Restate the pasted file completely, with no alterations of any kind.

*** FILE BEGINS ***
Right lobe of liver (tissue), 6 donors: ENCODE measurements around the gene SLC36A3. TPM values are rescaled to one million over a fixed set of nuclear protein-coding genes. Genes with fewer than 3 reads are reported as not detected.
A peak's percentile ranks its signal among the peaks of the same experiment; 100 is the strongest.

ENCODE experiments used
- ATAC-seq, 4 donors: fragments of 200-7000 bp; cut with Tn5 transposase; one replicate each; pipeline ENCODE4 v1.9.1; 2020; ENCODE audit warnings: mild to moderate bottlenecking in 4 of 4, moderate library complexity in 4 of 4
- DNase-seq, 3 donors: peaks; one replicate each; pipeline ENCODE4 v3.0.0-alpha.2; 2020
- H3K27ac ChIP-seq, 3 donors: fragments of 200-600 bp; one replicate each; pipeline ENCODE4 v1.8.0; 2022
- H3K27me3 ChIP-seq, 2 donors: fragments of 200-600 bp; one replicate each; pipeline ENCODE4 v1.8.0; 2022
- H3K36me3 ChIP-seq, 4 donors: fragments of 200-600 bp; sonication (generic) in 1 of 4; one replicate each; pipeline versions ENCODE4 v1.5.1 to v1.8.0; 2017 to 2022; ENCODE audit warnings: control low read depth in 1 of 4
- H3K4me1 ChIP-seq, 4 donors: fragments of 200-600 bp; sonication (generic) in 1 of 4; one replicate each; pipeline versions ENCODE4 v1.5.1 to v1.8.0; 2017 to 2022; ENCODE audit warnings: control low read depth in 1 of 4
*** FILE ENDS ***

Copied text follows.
Right lobe of liver (tissue), 6 donors: ENCODE measurements around the gene SLC36A3. TPM values are rescaled to one million over a fixed set of nuclear protein-coding genes. Genes with fewer than 3 reads are reported as not detected.
A peak's percentile ranks its signal among the peaks of the same experiment; 100 is the strongest.

ENCODE experiments used
- ATAC-seq, 4 donors: fragments of 200-7000 bp; cut with Tn5 transposase; one replicate each; pipeline ENCODE4 v1.9.1; 2020; ENCODE audit warnings: mild to moderate bottlenecking in 4 of 4, moderate library complexity in 4 of 4
- DNase-seq, 3 donors: peaks; one replicate each; pipeline ENCODE4 v3.0.0-alpha.2; 2020
- H3K27ac ChIP-seq, 3 donors: fragments of 200-600 bp; one replicate each; pipeline ENCODE4 v1.8.0; 2022
- H3K27me3 ChIP-seq, 2 donors: fragments of 200-600 bp; one replicate each; pipeline ENCODE4 v1.8.0; 2022
- H3K36me3 ChIP-seq, 4 donors: fragments of 200-600 bp; sonication (generic) in 1 of 4; one replicate each; pipeline versions ENCODE4 v1.5.1 to v1.8.0; 2017 to 2022; ENCODE audit warnings: control low read depth in 1 of 4
- H3K4me1 ChIP-seq, 4 donors: fragments of 200-600 bp; sonication (generic) in 1 of 4; one replicate each; pipeline versions ENCODE4 v1.5.1 to v1.8.0; 2017 to 2022; ENCODE audit warnings: control low read depth in 1 of 4